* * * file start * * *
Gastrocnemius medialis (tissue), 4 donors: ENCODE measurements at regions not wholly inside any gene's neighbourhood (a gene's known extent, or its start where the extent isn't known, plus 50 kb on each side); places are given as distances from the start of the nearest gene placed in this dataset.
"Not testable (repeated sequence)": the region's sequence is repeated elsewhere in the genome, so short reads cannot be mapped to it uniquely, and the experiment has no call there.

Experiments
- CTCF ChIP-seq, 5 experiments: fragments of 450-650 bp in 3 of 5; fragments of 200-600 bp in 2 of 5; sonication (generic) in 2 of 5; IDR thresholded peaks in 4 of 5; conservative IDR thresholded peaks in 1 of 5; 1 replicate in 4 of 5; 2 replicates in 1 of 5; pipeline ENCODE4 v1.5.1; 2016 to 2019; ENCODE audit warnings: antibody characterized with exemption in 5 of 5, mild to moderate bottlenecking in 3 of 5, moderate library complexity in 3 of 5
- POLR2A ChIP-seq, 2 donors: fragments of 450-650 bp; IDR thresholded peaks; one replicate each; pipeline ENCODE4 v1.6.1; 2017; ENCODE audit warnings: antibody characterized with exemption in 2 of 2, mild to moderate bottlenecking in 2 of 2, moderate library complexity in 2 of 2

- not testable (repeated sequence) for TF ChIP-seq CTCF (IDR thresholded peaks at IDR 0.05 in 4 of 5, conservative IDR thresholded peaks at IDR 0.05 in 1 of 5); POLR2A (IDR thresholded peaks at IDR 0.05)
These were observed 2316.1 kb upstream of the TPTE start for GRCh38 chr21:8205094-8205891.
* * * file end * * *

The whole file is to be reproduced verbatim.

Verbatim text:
Gastrocnemius medialis (tissue), 4 donors: ENCODE measurements at regions not wholly inside any gene's neighbourhood (a gene's known extent, or its start where the extent isn't known, plus 50 kb on each side); places are given as distances from the start of the nearest gene placed in this dataset.
"Not testable (repeated sequence)": the region's sequence is repeated elsewhere in the genome, so short reads cannot be mapped to it uniquely, and the experiment has no call there.

Experiments
- CTCF ChIP-seq, 5 experiments: fragments of 450-650 bp in 3 of 5; fragments of 200-600 bp in 2 of 5; sonication (generic) in 2 of 5; IDR thresholded peaks in 4 of 5; conservative IDR thresholded peaks in 1 of 5; 1 replicate in 4 of 5; 2 replicates in 1 of 5; pipeline ENCODE4 v1.5.1; 2016 to 2019; ENCODE audit warnings: antibody characterized with exemption in 5 of 5, mild to moderate bottlenecking in 3 of 5, moderate library complexity in 3 of 5
- POLR2A ChIP-seq, 2 donors: fragments of 450-650 bp; IDR thresholded peaks; one replicate each; pipeline ENCODE4 v1.6.1; 2017; ENCODE audit warnings: antibody characterized with exemption in 2 of 2, mild to moderate bottlenecking in 2 of 2, moderate library complexity in 2 of 2

- not testable (repeated sequence) for TF ChIP-seq CTCF (IDR thresholded peaks at IDR 0.05 in 4 of 5, conservative IDR thresholded peaks at IDR 0.05 in 1 of 5); POLR2A (IDR thresholded peaks at IDR 0.05)
These were observed 2316.1 kb upstream of the TPTE start for GRCh38 chr21:8205094-8205891.